Sales of light vehicles totaled 13.3 million at an annual rate in March, down from a 14.0 million pace in February. The March result was a 4.6 percent fall from the prior month and was the tenth consecutive month below the 16 to 18 million range, averaging just 13.6 million (see first chart). Weak auto sales are largely a result of component shortages that have limited production, resulting in plunging inventory and surging prices.
Breaking down sales by origin of assembly, sales of domestic vehicles decreased to 10.4 million units versus 10.8 million in February, a drop of 4.0 percent, while imports fell to 2.93 million versus 3.13 million in February, a decline of 6.5 percent. Domestic sales had generally been in the 13 million to 14 million range in the period before the pandemic, averaging 13.3 million for the six years through December 2019. The domestic share came in at 78.0 percent in March versus 77.6 in February. Domestic assemblies fell for the third consecutive month in February, coming in at 8.15 million at a seasonally adjusted annual rate. That is down 7.0 percent from 8.77 million in January and still well below the 11.2 million average pace for the six years through December 2019 (see first chart).
Component shortages, especially of computer chips, continue to restrain production for most manufacturers, creating a scarcity for many models, leading to lower inventory and higher prices. Ward’s estimate of unit auto inventory came in at 107,400 in February, up from 106,200 in January but still near the all-time low (see second chart). Inventory may be stabilizing as the average over the last six months was 109,533 and has not dropped below 100,000. The Bureau of Economic Analysis estimates the inventory-to-sales ratio fell to 0.373 in February, a new record low (see second chart).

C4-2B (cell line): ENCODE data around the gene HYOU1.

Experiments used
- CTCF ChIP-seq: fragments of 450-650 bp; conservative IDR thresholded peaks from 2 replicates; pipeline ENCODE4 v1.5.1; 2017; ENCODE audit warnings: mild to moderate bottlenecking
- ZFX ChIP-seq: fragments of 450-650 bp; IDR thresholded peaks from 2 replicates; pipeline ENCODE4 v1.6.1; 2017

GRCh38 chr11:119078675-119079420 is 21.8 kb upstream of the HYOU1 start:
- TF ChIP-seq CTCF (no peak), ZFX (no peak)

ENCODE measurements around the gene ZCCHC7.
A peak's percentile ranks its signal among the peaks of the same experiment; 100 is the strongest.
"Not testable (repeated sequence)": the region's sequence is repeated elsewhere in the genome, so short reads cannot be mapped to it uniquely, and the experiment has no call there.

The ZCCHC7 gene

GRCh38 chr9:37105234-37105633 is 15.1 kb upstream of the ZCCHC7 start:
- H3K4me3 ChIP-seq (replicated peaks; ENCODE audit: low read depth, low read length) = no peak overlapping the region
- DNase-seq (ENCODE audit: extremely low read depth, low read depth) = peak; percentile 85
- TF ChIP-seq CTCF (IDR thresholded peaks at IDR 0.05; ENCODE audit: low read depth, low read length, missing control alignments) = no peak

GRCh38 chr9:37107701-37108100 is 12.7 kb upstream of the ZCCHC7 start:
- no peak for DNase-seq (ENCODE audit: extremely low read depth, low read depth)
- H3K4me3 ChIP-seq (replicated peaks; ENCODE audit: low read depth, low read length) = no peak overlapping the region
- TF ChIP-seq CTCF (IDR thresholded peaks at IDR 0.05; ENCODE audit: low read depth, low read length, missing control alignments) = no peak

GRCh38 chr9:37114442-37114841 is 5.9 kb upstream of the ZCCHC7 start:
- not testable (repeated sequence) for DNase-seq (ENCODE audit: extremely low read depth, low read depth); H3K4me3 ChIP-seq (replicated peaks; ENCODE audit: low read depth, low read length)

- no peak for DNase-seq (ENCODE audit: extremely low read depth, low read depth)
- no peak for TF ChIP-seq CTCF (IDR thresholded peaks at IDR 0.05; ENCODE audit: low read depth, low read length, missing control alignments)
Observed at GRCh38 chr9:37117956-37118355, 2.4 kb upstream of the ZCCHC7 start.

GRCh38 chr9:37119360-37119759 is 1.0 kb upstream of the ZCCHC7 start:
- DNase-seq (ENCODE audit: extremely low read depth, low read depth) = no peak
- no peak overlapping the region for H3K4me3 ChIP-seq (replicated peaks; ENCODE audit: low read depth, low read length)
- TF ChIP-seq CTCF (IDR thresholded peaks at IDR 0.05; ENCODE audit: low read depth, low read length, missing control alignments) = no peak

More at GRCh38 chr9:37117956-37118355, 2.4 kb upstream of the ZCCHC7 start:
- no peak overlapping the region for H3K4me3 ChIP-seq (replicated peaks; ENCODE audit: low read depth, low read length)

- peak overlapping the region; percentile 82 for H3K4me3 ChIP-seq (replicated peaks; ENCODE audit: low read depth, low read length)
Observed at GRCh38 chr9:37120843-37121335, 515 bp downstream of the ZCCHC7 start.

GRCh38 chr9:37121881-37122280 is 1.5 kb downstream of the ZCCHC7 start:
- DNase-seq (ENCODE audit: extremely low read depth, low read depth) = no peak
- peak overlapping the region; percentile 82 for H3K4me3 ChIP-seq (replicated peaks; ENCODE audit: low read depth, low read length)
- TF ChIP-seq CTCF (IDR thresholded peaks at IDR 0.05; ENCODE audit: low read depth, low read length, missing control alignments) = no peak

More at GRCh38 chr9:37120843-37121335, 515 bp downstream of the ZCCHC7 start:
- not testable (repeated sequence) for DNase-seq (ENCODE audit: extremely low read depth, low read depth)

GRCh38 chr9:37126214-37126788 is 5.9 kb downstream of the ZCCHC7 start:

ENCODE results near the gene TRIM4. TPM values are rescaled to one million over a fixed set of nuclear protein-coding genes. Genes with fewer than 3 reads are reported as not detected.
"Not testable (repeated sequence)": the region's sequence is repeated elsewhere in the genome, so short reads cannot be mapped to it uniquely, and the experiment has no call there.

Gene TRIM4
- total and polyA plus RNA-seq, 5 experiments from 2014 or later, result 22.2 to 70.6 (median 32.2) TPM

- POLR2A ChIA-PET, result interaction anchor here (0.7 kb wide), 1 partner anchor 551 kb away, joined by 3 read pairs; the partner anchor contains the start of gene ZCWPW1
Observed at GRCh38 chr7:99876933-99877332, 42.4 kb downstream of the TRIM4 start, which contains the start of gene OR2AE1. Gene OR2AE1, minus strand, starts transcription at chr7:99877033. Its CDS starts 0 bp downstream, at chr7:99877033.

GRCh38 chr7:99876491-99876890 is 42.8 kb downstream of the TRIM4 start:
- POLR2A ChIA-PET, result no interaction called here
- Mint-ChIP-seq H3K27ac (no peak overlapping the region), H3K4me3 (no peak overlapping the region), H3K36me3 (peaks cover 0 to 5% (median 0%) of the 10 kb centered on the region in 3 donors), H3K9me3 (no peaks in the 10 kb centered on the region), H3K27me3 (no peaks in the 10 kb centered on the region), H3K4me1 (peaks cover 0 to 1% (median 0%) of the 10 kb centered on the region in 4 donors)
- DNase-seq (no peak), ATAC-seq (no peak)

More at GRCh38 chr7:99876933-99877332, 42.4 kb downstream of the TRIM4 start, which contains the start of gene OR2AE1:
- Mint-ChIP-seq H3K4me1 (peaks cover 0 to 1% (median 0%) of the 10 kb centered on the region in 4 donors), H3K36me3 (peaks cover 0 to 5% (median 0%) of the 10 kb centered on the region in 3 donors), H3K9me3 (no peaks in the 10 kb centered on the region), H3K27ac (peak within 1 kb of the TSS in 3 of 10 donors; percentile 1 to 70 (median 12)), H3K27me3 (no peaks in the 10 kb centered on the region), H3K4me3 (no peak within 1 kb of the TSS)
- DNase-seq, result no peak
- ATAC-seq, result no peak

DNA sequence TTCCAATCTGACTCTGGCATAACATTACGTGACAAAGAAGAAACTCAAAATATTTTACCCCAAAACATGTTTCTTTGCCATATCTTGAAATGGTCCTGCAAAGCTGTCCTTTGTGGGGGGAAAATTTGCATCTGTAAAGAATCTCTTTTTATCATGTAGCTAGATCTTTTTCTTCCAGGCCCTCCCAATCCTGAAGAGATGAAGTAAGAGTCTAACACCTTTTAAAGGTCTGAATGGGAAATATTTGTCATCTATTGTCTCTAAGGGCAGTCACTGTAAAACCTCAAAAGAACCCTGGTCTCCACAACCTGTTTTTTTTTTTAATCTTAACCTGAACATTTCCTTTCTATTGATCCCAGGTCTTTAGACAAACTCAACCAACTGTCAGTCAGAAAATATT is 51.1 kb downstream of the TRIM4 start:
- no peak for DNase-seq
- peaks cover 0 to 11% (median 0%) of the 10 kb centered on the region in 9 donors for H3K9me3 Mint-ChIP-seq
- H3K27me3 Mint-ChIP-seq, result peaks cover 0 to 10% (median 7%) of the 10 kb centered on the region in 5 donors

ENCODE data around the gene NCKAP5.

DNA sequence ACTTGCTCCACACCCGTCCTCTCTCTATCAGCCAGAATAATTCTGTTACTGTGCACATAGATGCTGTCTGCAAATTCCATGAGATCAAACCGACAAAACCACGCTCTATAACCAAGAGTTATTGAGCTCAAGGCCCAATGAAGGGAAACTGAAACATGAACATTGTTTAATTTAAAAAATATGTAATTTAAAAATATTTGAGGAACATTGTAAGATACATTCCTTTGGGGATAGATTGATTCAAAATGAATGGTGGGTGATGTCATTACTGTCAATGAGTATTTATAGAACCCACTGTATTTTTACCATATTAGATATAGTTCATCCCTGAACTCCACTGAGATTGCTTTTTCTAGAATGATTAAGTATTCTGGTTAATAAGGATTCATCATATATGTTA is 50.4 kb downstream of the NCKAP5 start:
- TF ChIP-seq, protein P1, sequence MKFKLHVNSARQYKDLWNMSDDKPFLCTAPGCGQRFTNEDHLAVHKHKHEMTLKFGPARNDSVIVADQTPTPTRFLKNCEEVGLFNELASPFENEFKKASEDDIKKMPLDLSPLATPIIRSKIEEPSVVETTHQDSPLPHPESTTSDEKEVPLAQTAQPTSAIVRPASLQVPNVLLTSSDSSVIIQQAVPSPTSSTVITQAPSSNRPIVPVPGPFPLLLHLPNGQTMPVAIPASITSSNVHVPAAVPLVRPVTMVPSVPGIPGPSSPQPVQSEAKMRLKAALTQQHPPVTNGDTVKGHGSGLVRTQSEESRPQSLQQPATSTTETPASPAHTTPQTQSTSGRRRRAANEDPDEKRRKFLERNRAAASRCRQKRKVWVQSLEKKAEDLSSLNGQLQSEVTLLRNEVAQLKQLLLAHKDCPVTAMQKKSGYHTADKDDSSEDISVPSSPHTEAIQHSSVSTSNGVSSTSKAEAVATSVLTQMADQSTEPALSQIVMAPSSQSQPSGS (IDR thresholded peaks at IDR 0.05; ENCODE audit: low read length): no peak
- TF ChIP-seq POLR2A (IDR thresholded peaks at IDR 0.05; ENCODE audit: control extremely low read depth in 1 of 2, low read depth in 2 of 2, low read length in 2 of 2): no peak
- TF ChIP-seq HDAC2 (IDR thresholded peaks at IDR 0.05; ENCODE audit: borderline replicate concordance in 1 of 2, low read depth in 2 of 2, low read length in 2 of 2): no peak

The plunging inventory levels have pushed prices sharply higher over the last two years. However, prices may be stabilizing with the average consumer expenditure for a car coming in at $32,552 in February, down 1.6 percent from January, the second consecutive monthly decline and the third in the past four months. The average consumer expenditure on a light truck fell to $48,095 from $48,665 in January, also the second decline in a row and third in the past four months (see third chart). Still, the February levels represent 12-month gains of 18.0 percent and 12.7 percent, respectively.
As a share of disposable personal income per capita, average consumer expenditures on a car came in at 59.0 percent versus 60.2 in January but up sharply from 41.6 percent in March 2021. The average consumer expenditure on a light truck as a share of disposable personal income per capita was 87.2 percent versus 88.5 percent in January but 64.5 percent in March 2021 (see third chart). Both measures are still below their all-time highs.
This article, Auto Industry Struggles Continued in March, was originally published by the American Institute for Economic Research and appears here with permission. Please support their efforts.